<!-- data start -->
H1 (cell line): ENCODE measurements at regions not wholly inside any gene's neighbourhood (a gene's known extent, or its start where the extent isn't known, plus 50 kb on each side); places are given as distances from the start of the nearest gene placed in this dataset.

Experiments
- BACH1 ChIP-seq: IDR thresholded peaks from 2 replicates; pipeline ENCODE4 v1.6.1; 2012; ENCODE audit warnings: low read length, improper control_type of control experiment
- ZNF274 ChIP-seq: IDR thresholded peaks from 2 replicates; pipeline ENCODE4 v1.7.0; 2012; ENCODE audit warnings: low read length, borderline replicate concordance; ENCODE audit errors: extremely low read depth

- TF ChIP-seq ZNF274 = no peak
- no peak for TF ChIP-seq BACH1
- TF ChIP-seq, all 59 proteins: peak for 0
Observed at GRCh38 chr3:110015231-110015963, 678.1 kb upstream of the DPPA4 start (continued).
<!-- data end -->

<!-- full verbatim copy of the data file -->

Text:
H1 (cell line): ENCODE measurements at regions not wholly inside any gene's neighbourhood (a gene's known extent, or its start where the extent isn't known, plus 50 kb on each side); places are given as distances from the start of the nearest gene placed in this dataset.

Experiments
- BACH1 ChIP-seq: IDR thresholded peaks from 2 replicates; pipeline ENCODE4 v1.6.1; 2012; ENCODE audit warnings: low read length, improper control_type of control experiment
- ZNF274 ChIP-seq: IDR thresholded peaks from 2 replicates; pipeline ENCODE4 v1.7.0; 2012; ENCODE audit warnings: low read length, borderline replicate concordance; ENCODE audit errors: extremely low read depth

- TF ChIP-seq ZNF274 = no peak
- no peak for TF ChIP-seq BACH1
- TF ChIP-seq, all 59 proteins: peak for 0
Observed at GRCh38 chr3:110015231-110015963, 678.1 kb upstream of the DPPA4 start (continued).